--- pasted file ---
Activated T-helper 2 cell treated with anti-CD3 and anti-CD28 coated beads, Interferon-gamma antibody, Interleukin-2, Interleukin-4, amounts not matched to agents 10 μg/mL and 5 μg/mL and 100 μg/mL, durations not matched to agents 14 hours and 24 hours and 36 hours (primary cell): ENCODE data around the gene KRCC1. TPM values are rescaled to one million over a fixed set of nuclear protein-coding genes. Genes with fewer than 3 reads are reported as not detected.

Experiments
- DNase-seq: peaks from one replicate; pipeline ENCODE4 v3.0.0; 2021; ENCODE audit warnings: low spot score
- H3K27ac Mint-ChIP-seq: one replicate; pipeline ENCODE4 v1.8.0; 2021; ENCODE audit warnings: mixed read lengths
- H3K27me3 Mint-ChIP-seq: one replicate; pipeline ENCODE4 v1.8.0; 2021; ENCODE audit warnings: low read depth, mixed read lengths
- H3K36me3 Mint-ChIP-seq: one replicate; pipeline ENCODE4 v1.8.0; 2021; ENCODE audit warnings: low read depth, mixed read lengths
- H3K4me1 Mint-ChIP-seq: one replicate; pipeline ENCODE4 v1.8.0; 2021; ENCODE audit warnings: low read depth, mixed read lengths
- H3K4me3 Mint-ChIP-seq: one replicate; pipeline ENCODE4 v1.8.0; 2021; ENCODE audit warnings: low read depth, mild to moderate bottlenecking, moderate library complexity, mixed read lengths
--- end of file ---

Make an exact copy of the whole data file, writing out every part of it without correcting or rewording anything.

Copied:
Activated T-helper 2 cell treated with anti-CD3 and anti-CD28 coated beads, Interferon-gamma antibody, Interleukin-2, Interleukin-4, amounts not matched to agents 10 μg/mL and 5 μg/mL and 100 μg/mL, durations not matched to agents 14 hours and 24 hours and 36 hours (primary cell): ENCODE data around the gene KRCC1. TPM values are rescaled to one million over a fixed set of nuclear protein-coding genes. Genes with fewer than 3 reads are reported as not detected.

Experiments
- DNase-seq: peaks from one replicate; pipeline ENCODE4 v3.0.0; 2021; ENCODE audit warnings: low spot score
- H3K27ac Mint-ChIP-seq: one replicate; pipeline ENCODE4 v1.8.0; 2021; ENCODE audit warnings: mixed read lengths
- H3K27me3 Mint-ChIP-seq: one replicate; pipeline ENCODE4 v1.8.0; 2021; ENCODE audit warnings: low read depth, mixed read lengths
- H3K36me3 Mint-ChIP-seq: one replicate; pipeline ENCODE4 v1.8.0; 2021; ENCODE audit warnings: low read depth, mixed read lengths
- H3K4me1 Mint-ChIP-seq: one replicate; pipeline ENCODE4 v1.8.0; 2021; ENCODE audit warnings: low read depth, mixed read lengths
- H3K4me3 Mint-ChIP-seq: one replicate; pipeline ENCODE4 v1.8.0; 2021; ENCODE audit warnings: low read depth, mild to moderate bottlenecking, moderate library complexity, mixed read lengths